In some instances, you might sign a lease for a vehicle or piece of construction equipment that includes both a leasing component and a service contract component for maintenance of the asset. The new rules will continue to mandate that businesses distinguish leasing components from nonleasing components, and ASU 2016-02 provides guidance for doing so.
The distinction between leasing and nonleasing components generally applies only to lessees. If your construction company acts as a lessor, contract consideration is done according to the allocation guidance in the FASB’s revenue recognition standard. (For more details on being a lessor, see “What if I’m the lessor?” below.)
So what will be the ultimate impact of ASU 2016-02? Assuming your construction business leases a number of assets, you’ll likely be adding more of these items to your balance sheet — increasing your reported assets and liabilities.
A change like this on your financial statements could affect the ratios that lenders and other financial statement users apply to your numbers. Existing debt covenants could be impacted, and you may face higher borrowing costs if your balance sheet looks less appealing with your operating leases included. Sureties may also re-evaluate your bonding capacity based on the changes to your financial statements.
Initially, you could also see a rise in accounting expenses. You’ll likely need to invest in continuing education for your managers and financial staff. And construction companies should establish additional processes and internal controls to ensure compliance.
Nonpublic businesses that follow GAAP don’t need to comply until annual and fiscal years beginning after December 15, 2019, and for interim periods beginning a year later. You may, however, adopt the new standard’s provisions earlier. Smith and Howard’s construction accountants can help you incorporate these changes into your construction company’s accounting practices.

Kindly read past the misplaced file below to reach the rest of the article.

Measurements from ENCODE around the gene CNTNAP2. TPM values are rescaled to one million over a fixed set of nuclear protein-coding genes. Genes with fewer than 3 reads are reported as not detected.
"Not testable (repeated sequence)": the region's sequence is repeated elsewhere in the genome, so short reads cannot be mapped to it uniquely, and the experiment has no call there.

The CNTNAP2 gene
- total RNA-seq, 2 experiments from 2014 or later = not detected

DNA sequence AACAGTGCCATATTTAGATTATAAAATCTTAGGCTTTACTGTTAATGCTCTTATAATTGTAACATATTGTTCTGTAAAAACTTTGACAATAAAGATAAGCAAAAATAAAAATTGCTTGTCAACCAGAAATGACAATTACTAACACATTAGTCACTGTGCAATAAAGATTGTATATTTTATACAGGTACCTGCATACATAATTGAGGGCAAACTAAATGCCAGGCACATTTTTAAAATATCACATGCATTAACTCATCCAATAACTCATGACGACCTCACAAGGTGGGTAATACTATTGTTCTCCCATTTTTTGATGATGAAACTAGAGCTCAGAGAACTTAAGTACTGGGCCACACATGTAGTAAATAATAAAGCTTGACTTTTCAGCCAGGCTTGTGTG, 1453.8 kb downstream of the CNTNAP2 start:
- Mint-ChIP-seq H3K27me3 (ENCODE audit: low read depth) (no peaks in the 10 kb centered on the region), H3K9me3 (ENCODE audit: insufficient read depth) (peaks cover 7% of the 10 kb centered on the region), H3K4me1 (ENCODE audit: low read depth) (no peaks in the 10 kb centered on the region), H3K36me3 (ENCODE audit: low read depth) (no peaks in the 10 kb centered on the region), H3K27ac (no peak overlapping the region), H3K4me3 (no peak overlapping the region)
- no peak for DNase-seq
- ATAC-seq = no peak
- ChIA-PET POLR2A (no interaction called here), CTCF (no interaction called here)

What if I’m the lessor?
Some contractors have found that leasing out equipment and, in some cases, property is a useful way to create an additional revenue stream.
If your company acts as a lessor, you won’t likely encounter a major difference in your accounting practices as you comply with the new standard.
Companies that own leased assets (lessors) will see little change to their accounting from current GAAP. The new standard does, however, include some “targeted improvements” intended to align lessor accounting with both the lessee accounting model and the updated revenue recognition guidance published in 2014 (ASU No. 2014-09, Revenue from Contracts with Customers).
You might notice some minor changes, however. The new standard seeks to better align lessor accounting with the lessee accounting model, as well as with recently updated revenue recognition guidance. So, for example, lessors may be required to recognize some lease payments received as liabilities in cases where the collectibility of the lease payments is uncertain. That way, financial statement users will know more about the lessor’s leasing activities and exposure to credit and asset risk.